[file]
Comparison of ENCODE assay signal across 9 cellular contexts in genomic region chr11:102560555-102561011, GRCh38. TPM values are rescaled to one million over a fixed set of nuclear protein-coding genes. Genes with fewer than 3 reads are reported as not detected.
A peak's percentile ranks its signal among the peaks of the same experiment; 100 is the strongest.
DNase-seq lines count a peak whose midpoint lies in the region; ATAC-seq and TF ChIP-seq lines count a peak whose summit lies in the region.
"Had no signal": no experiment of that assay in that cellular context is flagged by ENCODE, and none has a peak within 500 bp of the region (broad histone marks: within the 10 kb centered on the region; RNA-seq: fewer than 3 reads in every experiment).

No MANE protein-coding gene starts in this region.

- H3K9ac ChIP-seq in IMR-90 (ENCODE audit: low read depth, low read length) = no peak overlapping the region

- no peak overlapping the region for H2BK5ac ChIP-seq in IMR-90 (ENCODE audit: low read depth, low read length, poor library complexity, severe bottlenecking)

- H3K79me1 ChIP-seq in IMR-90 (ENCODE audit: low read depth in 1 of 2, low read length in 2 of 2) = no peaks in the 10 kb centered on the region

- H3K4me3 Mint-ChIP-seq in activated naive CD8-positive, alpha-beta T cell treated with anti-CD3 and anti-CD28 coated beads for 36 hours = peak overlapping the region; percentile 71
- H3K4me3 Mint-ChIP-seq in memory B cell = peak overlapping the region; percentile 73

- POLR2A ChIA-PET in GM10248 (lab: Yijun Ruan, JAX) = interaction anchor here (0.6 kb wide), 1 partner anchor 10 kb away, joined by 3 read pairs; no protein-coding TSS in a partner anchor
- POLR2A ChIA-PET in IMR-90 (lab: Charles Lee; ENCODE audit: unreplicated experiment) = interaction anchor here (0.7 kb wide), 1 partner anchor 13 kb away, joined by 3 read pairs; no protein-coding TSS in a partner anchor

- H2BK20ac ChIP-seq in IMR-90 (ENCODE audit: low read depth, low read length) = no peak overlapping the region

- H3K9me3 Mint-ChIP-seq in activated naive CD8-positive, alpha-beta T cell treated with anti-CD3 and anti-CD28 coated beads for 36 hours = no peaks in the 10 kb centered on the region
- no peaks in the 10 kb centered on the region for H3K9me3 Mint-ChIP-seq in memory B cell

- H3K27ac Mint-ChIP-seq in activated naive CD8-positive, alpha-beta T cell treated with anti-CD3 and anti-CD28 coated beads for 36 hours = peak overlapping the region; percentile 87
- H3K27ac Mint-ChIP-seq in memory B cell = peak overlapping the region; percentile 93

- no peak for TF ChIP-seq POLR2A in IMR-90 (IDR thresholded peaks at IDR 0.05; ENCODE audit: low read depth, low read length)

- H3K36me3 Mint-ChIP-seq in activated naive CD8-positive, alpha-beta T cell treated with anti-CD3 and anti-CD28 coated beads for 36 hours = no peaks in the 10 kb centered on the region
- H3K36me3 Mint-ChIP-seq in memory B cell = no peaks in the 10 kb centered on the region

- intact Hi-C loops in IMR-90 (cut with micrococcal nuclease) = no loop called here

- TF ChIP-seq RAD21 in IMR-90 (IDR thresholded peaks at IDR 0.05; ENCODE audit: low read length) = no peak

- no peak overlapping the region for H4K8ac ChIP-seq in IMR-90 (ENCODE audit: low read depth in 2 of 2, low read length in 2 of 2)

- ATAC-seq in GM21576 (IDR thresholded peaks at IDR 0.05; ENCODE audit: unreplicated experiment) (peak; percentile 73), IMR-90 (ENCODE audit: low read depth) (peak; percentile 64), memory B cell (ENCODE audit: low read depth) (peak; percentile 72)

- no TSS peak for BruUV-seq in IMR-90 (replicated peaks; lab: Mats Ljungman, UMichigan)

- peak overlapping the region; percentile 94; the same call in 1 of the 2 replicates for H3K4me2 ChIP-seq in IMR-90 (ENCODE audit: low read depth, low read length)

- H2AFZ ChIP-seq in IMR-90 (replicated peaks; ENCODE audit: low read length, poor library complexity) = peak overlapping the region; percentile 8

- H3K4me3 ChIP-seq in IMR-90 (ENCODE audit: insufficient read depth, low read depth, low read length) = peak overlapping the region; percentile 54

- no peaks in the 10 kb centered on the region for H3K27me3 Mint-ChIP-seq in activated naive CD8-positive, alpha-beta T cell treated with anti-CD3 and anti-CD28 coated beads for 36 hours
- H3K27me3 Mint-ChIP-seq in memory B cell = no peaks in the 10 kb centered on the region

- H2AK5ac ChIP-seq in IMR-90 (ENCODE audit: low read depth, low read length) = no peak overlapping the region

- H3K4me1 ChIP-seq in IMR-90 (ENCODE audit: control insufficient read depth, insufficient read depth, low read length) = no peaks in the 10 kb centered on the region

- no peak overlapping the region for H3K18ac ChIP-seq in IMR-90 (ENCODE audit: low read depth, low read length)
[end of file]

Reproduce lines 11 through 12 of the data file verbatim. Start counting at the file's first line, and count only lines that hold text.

- POLR2A ChIA-PET in GM10248 (lab: Yijun Ruan, JAX) = interaction anchor here (0.6 kb wide), 1 partner anchor 10 kb away, joined by 3 read pairs; no protein-coding TSS in a partner anchor
- POLR2A ChIA-PET in IMR-90 (lab: Charles Lee; ENCODE audit: unreplicated experiment) = interaction anchor here (0.7 kb wide), 1 partner anchor 13 kb away, joined by 3 read pairs; no protein-coding TSS in a partner anchor